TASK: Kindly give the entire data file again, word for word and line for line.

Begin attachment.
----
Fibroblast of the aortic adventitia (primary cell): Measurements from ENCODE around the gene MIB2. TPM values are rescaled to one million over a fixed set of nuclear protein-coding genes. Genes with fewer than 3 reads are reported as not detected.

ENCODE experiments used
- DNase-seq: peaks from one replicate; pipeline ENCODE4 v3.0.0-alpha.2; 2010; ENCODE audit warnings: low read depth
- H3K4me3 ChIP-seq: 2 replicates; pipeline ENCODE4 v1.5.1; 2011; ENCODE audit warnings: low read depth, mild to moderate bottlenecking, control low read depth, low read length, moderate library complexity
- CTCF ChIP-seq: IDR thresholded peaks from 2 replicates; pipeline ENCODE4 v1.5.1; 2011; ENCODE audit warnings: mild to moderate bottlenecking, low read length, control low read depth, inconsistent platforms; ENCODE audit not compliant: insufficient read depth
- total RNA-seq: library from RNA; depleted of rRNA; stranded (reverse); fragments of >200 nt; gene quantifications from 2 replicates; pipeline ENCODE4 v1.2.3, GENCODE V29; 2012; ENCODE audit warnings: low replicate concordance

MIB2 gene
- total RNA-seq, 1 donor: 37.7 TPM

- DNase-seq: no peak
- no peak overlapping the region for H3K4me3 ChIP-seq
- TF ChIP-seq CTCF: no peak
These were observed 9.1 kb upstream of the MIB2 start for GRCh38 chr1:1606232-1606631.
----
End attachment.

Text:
Fibroblast of the aortic adventitia (primary cell): Measurements from ENCODE around the gene MIB2. TPM values are rescaled to one million over a fixed set of nuclear protein-coding genes. Genes with fewer than 3 reads are reported as not detected.

ENCODE experiments used
- DNase-seq: peaks from one replicate; pipeline ENCODE4 v3.0.0-alpha.2; 2010; ENCODE audit warnings: low read depth
- H3K4me3 ChIP-seq: 2 replicates; pipeline ENCODE4 v1.5.1; 2011; ENCODE audit warnings: low read depth, mild to moderate bottlenecking, control low read depth, low read length, moderate library complexity
- CTCF ChIP-seq: IDR thresholded peaks from 2 replicates; pipeline ENCODE4 v1.5.1; 2011; ENCODE audit warnings: mild to moderate bottlenecking, low read length, control low read depth, inconsistent platforms; ENCODE audit not compliant: insufficient read depth
- total RNA-seq: library from RNA; depleted of rRNA; stranded (reverse); fragments of >200 nt; gene quantifications from 2 replicates; pipeline ENCODE4 v1.2.3, GENCODE V29; 2012; ENCODE audit warnings: low replicate concordance

MIB2 gene
- total RNA-seq, 1 donor: 37.7 TPM

- DNase-seq: no peak
- no peak overlapping the region for H3K4me3 ChIP-seq
- TF ChIP-seq CTCF: no peak
These were observed 9.1 kb upstream of the MIB2 start for GRCh38 chr1:1606232-1606631.